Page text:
Support for LAist comes from
We Explain L.A.
Stay Connected

Share This


Sheriff Maintains He's Released All The Inmates He Safely Can In Fighting COVID-19

A screenshot of Thursday's Civilian Oversight Commission meeting. (Facebook Live screenshot)
Before you
Dear reader, we're asking you to help us keep local news available for all. Your tax-deductible financial support keeps our stories free to read, instead of hidden behind paywalls. We believe when reliable local reporting is widely available, the entire community benefits. Thank you for investing in your neighborhood.

In a rare appearance before the Civilian Oversight Commission on Thursday, L.A. County Sheriff Alex Villanueva said he's released all the jail inmates he safely can in the fight against COVID-19.

There are currently 56 positive cases among a jail population of nearly 15,000, the sheriff told the panel.

Commissioners asked Villanueva what he’s doing to provide early release to more of those still awaiting trial.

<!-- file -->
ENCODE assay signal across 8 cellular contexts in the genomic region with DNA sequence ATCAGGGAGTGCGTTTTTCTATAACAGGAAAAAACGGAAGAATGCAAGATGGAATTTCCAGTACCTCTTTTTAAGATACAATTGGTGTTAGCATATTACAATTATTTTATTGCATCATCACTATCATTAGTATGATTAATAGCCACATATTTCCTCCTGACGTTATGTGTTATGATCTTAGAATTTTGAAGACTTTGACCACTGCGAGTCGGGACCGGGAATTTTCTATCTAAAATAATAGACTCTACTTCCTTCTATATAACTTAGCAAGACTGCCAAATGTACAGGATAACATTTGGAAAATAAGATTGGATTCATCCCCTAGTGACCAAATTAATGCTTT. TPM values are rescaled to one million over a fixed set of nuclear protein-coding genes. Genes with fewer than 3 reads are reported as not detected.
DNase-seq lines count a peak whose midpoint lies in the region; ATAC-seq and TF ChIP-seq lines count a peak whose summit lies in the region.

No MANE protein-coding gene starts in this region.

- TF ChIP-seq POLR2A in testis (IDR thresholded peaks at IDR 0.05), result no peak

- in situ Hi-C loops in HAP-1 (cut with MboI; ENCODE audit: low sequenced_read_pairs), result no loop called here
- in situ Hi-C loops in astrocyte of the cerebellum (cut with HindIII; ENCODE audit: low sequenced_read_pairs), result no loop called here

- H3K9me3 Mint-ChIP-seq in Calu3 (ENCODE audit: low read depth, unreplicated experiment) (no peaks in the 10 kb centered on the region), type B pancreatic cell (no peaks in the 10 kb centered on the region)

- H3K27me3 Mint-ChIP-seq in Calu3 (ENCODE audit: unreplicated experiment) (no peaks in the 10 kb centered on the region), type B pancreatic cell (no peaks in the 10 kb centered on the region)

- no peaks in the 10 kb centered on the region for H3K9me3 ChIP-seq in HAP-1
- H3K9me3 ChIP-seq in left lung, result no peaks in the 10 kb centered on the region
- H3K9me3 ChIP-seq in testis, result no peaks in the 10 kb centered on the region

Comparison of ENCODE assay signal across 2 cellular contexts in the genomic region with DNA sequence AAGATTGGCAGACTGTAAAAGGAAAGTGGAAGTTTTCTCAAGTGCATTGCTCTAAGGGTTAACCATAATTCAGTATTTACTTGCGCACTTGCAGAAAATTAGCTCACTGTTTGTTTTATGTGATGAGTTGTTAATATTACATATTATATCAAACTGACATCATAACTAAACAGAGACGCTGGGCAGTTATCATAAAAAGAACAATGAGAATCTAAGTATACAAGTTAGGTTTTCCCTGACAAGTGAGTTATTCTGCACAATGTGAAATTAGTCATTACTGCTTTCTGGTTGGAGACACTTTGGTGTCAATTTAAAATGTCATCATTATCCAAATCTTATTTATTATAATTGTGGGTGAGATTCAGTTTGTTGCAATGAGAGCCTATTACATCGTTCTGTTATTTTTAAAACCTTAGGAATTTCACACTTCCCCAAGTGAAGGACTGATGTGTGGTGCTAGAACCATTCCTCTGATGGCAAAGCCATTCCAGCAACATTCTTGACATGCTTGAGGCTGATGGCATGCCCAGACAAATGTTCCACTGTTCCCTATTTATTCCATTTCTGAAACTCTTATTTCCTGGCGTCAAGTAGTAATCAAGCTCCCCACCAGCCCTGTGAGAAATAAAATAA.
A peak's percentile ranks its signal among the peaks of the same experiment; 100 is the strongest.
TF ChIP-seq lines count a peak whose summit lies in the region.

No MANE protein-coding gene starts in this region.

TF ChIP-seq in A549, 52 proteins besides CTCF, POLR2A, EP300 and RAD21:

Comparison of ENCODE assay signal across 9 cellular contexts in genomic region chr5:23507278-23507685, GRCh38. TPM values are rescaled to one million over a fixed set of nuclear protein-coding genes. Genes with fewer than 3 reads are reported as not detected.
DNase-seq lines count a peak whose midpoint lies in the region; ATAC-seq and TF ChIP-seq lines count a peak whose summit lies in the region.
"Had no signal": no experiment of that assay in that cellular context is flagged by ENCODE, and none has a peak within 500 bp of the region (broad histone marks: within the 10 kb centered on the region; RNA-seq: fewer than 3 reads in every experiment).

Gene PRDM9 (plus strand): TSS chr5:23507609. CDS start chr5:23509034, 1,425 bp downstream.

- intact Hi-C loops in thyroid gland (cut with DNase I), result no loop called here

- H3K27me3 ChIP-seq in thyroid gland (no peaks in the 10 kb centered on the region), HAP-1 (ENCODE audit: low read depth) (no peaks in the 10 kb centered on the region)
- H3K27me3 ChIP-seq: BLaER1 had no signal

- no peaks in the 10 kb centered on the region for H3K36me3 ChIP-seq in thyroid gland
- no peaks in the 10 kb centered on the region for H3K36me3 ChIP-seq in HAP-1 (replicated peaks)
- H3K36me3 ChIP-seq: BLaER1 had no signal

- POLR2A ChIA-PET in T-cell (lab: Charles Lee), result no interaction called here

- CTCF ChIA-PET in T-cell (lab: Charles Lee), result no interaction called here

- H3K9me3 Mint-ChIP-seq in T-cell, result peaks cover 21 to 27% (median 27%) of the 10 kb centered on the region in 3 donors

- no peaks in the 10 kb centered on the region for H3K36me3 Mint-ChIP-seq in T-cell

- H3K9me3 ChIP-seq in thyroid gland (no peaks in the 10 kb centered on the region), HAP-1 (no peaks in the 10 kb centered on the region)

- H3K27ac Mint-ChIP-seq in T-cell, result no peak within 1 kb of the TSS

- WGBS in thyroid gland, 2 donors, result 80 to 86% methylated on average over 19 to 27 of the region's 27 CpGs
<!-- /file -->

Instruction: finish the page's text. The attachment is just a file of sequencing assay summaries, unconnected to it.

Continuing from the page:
He maintained the department has already released everyone it can, including those charged with low-level offenses who are medically vulnerable.

Support for LAist comes from

“It can’t be just based solely on what their medical condition [and] vulnerability is,” Villanueva said. “We have to factor in, what is a threat to the community?”

When inmates do leave the system, the sheriff’s department is not giving them a COVID-19 test on their way out the door.

“Individuals are released when their sentence is expired or at the order of the court, or charges are dropped, etc., and so that can’t be predicated on testing and holding them before we release them,” said Assistant Sheriff Bruce Chase.

Some medical experts worry releasing incarcerated people without a test can lead to further spread of the virus.

More than 4,000 people in the jails have tested positive since the pandemic began. So far, 12 inmates with COVID-19 have died.

This was only the second Civilian Oversight Commission meeting Villanueva has attended since July, 2019.

Our news is free on LAist. To make sure you get our coverage: Sign up for our daily newsletters. To support our non-profit public service journalism: Donate Now.